Table 2

Motifes found enriched in genes regulated on the translational level by sucrose (243 genes) compared to the background (19250 genes) using Fisher's exact test

Consensus

Source

Translated

Background

Fold enr.

p-value

[GA][GA]AGA[GA]

5′UTR

29

784

3,2

4,6E-08

G[AG]AGAAGAA[GA]

5′UTR

72

3262

1,9

2,5E-08

GAAGAAG[AC]

CDS

59

2688

1,9

9,2E-07

CG[GA]CG[AG]

5′UTR

82

3413

2,1

1,9E-11

[TCA]CG[GCA]CG[GA][CA]G

5′UTR

55

1476

3,2

7,7E-15

C[TG]TC[TG][TC]C[GT]TC

CDS

160

15406

1,3

3,3E-08

[CT]TCT[TC][TC][CT]TCT

CDS

166

15975

1,4

7,8E-09

Discussion

Protein synthesis is tightly coordinated with light [19],[34] and energy availability [42],[43]. In this study, we treated Arabidopsis seedlings with sucrose in the light and in the dark with the aim to uncouple the effect of energy and light availability on the transcription and translation of mRNAs.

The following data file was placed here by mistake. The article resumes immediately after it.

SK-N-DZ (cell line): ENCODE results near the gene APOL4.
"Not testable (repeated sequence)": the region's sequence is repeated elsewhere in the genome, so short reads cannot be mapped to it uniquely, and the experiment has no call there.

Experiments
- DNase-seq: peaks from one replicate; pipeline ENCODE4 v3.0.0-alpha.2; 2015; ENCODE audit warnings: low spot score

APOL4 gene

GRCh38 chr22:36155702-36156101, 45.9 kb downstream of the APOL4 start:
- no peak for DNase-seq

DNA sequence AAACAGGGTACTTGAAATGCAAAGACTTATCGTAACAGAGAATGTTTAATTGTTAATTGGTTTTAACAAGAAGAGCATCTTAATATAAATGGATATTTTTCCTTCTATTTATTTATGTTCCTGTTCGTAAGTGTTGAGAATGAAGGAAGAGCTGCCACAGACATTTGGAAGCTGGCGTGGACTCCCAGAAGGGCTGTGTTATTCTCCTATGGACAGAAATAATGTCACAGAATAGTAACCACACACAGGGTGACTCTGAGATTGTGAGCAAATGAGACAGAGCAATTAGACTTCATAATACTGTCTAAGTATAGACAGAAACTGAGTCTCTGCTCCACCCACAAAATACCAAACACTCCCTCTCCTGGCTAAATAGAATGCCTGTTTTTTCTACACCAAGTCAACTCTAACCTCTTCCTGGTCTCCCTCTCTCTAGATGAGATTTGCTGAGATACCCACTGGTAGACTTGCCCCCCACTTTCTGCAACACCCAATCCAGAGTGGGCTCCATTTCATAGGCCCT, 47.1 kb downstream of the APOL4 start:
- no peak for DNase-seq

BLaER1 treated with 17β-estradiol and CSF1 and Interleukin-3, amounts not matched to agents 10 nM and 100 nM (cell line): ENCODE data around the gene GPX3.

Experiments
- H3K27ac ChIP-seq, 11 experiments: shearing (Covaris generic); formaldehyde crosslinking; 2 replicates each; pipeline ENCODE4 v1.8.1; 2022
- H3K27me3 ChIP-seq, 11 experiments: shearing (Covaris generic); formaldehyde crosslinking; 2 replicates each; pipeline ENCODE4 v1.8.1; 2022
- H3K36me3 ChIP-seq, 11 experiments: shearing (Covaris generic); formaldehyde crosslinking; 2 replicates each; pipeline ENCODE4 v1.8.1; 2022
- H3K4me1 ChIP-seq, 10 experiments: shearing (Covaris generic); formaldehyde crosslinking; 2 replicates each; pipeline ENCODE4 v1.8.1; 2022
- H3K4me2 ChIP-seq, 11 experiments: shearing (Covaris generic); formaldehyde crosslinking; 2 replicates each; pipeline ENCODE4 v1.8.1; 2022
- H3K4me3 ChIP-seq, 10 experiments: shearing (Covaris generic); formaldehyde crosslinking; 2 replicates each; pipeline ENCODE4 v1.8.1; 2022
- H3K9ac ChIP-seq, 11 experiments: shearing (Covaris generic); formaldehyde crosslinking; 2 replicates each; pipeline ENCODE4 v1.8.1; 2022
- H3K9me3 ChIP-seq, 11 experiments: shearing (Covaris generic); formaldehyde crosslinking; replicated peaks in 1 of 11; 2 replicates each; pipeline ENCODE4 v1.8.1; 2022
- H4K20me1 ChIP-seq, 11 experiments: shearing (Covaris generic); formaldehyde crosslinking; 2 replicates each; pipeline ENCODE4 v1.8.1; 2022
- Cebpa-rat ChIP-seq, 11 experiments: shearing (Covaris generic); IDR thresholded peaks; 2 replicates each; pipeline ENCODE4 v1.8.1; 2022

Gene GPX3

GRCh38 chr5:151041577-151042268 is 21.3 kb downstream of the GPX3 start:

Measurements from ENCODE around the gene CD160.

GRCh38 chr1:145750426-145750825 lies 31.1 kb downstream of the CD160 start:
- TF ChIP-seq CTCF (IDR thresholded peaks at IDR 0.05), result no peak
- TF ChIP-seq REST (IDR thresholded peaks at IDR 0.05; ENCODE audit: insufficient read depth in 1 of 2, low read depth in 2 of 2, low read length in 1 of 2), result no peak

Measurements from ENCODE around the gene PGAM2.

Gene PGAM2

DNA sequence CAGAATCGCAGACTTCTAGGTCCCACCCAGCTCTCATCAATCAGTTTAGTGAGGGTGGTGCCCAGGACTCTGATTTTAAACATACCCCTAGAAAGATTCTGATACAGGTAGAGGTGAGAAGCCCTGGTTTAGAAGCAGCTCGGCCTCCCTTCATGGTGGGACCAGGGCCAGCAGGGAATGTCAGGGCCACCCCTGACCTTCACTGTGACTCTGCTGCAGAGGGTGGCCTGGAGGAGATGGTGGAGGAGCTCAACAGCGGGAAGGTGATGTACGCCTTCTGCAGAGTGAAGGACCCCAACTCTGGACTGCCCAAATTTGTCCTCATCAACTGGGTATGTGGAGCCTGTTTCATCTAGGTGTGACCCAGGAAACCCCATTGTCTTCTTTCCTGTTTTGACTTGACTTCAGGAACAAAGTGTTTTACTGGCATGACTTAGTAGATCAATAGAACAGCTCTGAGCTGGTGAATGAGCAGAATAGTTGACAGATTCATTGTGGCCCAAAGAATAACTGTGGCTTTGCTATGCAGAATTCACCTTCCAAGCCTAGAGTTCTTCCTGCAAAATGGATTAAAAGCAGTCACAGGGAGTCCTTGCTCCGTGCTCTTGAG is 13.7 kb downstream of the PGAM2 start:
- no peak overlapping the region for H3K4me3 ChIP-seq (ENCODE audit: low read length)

Comparing the light and dark control treatments, we concluded that the 6 h dark treatment, in our conditions, did not induce starvation responses. The majority of the measured metabolites, most importantly sucrose and hexoses, did not significantly change in abundance. Furthermore, gene expression changes did not affect stress or starvation related genes. While the dark treatment induced a decrease in polysomal mRNA association, as described before [19], this effect closely followed the gene expression changes and no alteration in polysomal occupancy was detected. Therefore, we used this dark treatment as control for the sucrose treatment in the dark in subsequent experiments, in order to distinguish the sucrose and light specific effects on transcription and translation.